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Despite the rain, work in this sugar cane field near Garden City continues Thursday morning. (The Daily Review/Bill Decker)

Frequent rain tough on sugar cane farmers

Consistently rainy weather during recent weeks and months has hampered sugar cane farmers from harvesting this year’s crop and planting for next year.

Sugar cane harvest season started around the beginning of October.

Louisiana sugar cane farmers began seeing wet weather a couple of months ago after a mostly dry summer.

“Beginning in August, the rains turned on,” said Jim Simon, general manager of the American Sugar Cane League. “And they’ve been hitting us pretty consistently since, for the last month and a half or so.”

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Thanos Gentimis, an assistant professor in the LSU AgCenter Department of Experimental Statistics, recently “taught” a computer program to analyze this aerial photograph of a rice field and automatically distinguish the different plots. Now he is using data to formulate an algorithm directing the computer to rate the plots for vigor, a measure of plant growth. (Photo provided by Thanos Gentimis)

‘Big data’ presents new opportunities, challenges in agriculture

Every summer, scientists at agriculture research stations spend hours with clipboards in hand walking down row after row of plants, going about a tedious chore known as rating plots.
Often, the process involves assigning a numeric value to each small-scale plot where the scientist is growing crops for research. Those ratings are subjective, but they offer insight into how well a variety performs, whether an insecticide treatment is effective or if an extra application of fertilizer resulted in a better yield.

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Eunice Police dispatch radio logs

The following are excerpts from the Eunice Police Department radio dispatch logs.
Oct. 8
05:15 Caller from 100 block of Prairie asked for extra patrol after verbal altercation with friends.
06:23 Caller from the Chevron on La. 13 said the car broke down and needs assistance with an autistic child.
08:31 Caller from South 6th may be intoxicated. Female with no shoes and just shirt.
08:31 Lobby complaint about chickens.
11:01 Break-in at rental property in the 200 block of North St. George.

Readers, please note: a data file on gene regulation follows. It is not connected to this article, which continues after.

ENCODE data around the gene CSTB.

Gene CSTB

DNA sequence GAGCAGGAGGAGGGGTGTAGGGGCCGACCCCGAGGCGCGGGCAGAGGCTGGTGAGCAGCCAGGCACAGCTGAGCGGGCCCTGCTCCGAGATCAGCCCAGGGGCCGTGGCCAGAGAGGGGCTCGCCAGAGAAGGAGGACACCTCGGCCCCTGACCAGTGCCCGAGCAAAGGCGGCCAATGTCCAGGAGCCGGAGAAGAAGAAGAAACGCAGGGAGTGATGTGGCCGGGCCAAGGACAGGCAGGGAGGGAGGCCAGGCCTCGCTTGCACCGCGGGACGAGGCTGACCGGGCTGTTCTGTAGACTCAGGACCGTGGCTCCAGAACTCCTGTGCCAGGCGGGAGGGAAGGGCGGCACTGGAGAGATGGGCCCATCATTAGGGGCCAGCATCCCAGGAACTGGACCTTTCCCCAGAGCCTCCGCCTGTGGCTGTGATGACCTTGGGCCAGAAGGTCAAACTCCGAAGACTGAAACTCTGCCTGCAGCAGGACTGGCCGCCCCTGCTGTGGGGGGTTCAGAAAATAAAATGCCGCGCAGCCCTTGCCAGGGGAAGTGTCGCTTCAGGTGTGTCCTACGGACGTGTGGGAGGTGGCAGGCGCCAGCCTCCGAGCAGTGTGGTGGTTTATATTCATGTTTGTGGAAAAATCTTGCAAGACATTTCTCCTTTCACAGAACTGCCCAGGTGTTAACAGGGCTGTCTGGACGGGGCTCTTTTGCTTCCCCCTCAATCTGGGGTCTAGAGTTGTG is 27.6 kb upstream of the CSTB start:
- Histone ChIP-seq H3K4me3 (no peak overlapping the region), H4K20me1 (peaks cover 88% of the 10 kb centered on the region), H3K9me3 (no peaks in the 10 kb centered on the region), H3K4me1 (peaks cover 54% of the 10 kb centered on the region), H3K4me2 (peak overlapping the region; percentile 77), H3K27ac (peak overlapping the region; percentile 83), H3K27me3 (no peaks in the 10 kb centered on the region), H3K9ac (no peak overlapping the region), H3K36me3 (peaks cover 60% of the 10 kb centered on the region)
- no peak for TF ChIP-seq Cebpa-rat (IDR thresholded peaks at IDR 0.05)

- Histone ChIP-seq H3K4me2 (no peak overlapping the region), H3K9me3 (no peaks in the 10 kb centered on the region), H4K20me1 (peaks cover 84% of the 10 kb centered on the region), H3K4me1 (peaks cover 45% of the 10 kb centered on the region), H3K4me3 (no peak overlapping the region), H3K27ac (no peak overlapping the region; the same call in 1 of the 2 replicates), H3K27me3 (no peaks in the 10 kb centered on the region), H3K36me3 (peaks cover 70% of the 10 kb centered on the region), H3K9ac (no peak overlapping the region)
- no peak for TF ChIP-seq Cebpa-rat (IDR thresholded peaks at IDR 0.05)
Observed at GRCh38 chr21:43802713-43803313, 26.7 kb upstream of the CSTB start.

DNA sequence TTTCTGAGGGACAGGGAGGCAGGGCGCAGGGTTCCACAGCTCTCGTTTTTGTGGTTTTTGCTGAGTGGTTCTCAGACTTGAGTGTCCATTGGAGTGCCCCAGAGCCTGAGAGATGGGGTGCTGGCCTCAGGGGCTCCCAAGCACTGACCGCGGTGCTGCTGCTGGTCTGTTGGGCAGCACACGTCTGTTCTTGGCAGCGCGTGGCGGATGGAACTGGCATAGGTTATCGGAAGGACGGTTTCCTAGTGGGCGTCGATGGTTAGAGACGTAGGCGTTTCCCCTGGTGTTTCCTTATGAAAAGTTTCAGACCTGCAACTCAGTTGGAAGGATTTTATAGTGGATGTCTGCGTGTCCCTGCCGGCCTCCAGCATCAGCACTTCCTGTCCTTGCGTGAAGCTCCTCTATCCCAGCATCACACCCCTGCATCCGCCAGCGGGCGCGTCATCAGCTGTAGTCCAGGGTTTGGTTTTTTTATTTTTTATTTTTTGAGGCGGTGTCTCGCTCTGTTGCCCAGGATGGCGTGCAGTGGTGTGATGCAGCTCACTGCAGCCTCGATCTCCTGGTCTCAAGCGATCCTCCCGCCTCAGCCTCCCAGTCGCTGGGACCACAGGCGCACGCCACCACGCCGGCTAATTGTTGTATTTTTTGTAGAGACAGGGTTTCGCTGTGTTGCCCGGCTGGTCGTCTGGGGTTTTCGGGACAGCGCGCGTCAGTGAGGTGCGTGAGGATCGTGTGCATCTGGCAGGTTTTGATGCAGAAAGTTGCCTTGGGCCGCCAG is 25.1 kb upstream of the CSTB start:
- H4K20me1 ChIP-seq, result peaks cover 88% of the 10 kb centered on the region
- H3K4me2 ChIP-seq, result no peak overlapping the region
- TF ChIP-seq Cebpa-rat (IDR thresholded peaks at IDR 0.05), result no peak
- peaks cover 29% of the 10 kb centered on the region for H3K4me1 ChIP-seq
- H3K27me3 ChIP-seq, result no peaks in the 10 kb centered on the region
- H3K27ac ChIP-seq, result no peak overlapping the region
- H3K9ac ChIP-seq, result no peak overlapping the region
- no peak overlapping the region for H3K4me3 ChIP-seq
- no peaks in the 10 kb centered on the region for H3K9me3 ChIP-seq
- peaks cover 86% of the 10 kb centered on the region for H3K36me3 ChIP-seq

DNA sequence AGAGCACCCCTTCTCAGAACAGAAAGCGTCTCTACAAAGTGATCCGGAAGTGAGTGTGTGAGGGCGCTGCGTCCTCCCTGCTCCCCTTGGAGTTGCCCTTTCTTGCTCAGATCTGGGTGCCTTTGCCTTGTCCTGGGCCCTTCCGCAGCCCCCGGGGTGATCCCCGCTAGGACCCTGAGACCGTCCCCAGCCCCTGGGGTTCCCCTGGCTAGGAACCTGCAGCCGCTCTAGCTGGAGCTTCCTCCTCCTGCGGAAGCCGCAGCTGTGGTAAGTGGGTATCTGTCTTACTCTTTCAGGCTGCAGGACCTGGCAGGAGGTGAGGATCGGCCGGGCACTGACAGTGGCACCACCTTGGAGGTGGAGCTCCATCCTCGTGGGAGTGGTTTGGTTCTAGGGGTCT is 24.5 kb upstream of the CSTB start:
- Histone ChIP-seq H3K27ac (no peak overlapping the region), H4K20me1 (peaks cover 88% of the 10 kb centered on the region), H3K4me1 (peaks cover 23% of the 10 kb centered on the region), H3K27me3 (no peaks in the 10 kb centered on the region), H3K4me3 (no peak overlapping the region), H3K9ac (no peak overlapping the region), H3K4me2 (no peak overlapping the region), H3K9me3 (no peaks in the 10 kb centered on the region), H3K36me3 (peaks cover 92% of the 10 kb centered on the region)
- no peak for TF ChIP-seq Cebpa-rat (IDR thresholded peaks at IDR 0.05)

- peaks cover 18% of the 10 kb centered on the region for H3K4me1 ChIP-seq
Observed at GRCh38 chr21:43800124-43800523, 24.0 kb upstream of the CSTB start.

11:06 Reckless driver on Auto Zone parking lot.

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The Louisiana rice industry celebrates National Rice Month in Crowley with a 50,000-pound donation of rice to the Second Harvest Food Bank. Pictured here are, left to right, Philip Bertrand, of Farmers Rice Mill of Lake Charles; Robbie Trahan, of Falcon Rice Mill of Crowley; State Rep. Mark Abraham, of Lake Charles; John Dziurgot, with the Second Harvest Food Bank; Crowley Mayor Pro Tem Stephen Primeaux; U.S. Rep. Clay Higgins; rice farmer and Louisiana Rice Promotion Board Chairman John Owen, of Richland Parish; and State Rep. Johnny Guinn, of Jennings. (Photo by Bruce Schultz/LSU AgCenter)

Food bank donations highlight National Rice Month

The Louisiana rice industry donated more than 100,000 pounds of rice this week to feed the state’s hungry as part of National Rice Month.
Monday, south Louisiana rice mills donated approximately 50,000 pounds of rice to the Second Harvest Food Bank, and the Kennedy Rice Mill of Mer Rouge donated 48,000 pounds on Tuesday in West Monroe for the Food Bank of Northeast Louisiana. The Richard family of Indian Bayou donated 4,000 pounds.

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Two combines harvest soybeans in Avoyelles Parish on the Ike and Joey Boudreaux farm. Statewide, the soybean crop is more than half harvested, and yields are down slightly from last year because of weather conditions. Farmers in some areas are dealing with grain quality issues. (Photo by Bruce Schultz/LSU AgCenter)

Louisiana soybean farmers harvesting good crop

With more than half the Louisiana soybean crop harvested, many farmers are looking at a good year, according to LSU AgCenter soybean specialist Todd Spivey.
“About 60 percent of the crop is out of the field,” he said.
Farmers were reporting better yields and grain quality before Tropical Storm Gordon moved inland after Sept. 4, Spivey said. After the storm, however, grain quality slipped, with a damage total of 5 to 10 percent, compared to 1 to 3 percent before Gordon.


Eunice Today

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Eunice, LA 70535
Phone: 337-457-3061
Fax: 337-457-3122